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Re: Tendai is a Ch'an school.

Postby Astus » Mon Feb 24, 2014 6:43 pm

Let's reverse this. Chan is a Tiantai school. See for instance Faure on Shenxiu's background in his "The Will to Orthodoxy", p 49-53, where you get a short description of how Huisi and later Tiantai teachings influenced early Chan, like Daoxin's "one act samadhi". Even the idea of a lineage was first invented by the Tiantai school.
Myriad dharmas are only mind.
Mind is unobtainable.
What is there to seek?

If the Buddha-Nature is seen,
there will be no seeing of a nature in any thing.

Neither cultivation nor seated meditation —
this is the pure Chan of Tathagata.

With sudden enlightenment to Tathagata Chan,
the six paramitas and myriad means
are complete within that essence.



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Indrajala
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Re: Tendai is a Ch'an school.

Postby Indrajala » Mon Feb 24, 2014 7:34 pm

Dogen and Eisai were both Tendai monks originally. They even have their portraits on the official Tendai website:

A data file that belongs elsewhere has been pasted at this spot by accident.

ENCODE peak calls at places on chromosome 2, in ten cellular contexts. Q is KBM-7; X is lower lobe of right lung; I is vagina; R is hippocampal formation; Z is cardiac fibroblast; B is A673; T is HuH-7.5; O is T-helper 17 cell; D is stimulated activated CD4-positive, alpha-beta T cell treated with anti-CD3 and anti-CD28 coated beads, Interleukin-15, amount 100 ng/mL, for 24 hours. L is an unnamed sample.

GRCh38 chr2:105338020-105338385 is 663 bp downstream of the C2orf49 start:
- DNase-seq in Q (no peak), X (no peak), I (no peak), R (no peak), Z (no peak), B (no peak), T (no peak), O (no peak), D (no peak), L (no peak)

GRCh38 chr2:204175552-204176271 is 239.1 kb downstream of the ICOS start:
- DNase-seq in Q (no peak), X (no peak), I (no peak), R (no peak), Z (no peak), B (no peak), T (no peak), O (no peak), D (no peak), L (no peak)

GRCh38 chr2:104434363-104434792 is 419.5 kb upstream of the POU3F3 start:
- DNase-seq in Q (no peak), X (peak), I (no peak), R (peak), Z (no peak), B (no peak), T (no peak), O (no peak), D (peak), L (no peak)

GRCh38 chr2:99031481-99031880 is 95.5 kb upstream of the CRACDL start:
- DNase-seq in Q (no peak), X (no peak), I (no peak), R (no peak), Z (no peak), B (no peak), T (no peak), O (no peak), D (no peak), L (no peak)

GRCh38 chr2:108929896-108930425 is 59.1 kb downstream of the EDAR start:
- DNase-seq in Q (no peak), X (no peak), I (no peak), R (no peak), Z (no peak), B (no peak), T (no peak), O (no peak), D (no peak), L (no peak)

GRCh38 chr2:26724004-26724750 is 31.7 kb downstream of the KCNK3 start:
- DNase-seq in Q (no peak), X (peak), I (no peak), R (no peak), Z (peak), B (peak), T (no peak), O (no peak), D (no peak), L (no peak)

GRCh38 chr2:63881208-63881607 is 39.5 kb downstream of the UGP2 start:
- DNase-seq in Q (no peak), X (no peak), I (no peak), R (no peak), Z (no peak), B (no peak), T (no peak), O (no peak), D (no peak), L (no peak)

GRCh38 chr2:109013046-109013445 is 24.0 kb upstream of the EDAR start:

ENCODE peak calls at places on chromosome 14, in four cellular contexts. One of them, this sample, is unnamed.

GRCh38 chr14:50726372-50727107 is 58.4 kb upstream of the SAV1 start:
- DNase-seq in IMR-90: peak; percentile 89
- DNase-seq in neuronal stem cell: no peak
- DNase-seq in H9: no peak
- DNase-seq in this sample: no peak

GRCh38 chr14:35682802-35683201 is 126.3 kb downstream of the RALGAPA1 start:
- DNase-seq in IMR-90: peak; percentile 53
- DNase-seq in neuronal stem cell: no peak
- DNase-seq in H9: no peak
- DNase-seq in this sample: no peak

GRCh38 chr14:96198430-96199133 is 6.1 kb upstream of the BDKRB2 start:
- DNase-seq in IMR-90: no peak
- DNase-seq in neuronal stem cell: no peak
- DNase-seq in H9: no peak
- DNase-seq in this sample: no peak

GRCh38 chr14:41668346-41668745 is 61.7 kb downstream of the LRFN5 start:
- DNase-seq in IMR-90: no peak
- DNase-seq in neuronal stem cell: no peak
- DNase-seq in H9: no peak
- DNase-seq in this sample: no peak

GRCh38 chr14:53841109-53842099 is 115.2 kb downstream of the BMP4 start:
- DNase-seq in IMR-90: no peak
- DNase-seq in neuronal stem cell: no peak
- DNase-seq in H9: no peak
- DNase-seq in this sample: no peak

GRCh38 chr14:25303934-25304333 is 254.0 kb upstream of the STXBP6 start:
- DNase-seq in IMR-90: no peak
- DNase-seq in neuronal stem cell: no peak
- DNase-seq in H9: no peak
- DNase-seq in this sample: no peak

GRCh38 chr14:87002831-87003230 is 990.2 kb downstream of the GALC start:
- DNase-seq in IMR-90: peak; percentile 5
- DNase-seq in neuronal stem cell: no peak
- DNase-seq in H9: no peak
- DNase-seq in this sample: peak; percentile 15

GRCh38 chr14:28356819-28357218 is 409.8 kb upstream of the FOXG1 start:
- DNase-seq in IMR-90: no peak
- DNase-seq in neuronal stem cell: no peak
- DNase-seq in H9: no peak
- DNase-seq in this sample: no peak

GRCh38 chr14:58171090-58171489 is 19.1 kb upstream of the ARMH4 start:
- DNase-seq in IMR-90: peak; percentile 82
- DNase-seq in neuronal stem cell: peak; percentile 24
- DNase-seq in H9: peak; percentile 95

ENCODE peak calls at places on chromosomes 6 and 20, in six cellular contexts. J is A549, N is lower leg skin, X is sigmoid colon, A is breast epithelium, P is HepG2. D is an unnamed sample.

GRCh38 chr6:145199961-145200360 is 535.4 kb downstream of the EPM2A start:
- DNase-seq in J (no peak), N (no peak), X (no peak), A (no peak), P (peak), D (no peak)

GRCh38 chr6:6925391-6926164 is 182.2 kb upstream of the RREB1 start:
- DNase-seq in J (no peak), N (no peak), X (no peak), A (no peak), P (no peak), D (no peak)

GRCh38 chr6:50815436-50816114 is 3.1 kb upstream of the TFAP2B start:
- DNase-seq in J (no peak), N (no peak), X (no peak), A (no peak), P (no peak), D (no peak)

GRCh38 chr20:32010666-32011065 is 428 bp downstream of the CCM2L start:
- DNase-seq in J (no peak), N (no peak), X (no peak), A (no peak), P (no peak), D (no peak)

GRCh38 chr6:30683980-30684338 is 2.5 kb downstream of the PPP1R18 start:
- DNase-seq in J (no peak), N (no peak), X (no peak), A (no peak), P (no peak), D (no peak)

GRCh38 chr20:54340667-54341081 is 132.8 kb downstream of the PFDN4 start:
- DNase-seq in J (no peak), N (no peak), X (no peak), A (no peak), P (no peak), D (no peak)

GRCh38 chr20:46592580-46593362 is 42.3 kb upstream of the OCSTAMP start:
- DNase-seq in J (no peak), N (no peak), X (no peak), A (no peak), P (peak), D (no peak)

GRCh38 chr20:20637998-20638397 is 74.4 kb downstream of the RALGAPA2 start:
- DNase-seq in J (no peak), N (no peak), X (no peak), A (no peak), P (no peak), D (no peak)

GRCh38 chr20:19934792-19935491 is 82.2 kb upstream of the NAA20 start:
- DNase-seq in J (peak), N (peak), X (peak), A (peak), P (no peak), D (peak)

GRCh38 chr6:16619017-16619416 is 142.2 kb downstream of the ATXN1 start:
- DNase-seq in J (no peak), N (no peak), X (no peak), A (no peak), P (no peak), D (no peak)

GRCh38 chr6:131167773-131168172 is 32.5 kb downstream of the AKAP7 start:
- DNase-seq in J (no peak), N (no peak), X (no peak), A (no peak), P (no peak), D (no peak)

http://www.tendai.or.jp/rekishi/sou-hito.php

Japanese Zen is clearly more Tendai than the reverse.
tad etat sarvajñānaṃ karuṇāmūlaṃ bodhicittahetukam upāyaparyavasānam iti |

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Meido
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Re: Tendai is a Ch'an school.

Postby Meido » Mon Feb 24, 2014 8:03 pm

Even though you have attained insight into the True Nature (kensho), there is yet the barrier of differentiation, and there is the One Path of Advanced Practice. If you have not yet even seen into the True Nature, what a lot there is yet to do! - Torei


Korinji Rinzai Zen Monastery [臨済宗 • 祖的山光林禅寺] - http://www.korinji.org
Madison, WI Rinzai Zen Community [機山龍源寺] - http://www.madisonrinzaizen.org
The Rinzai Zen Community - http://www.rinzaizen.org

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jikai
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Re: Tendai is a Ch'an school.

Postby jikai » Tue Feb 25, 2014 5:12 am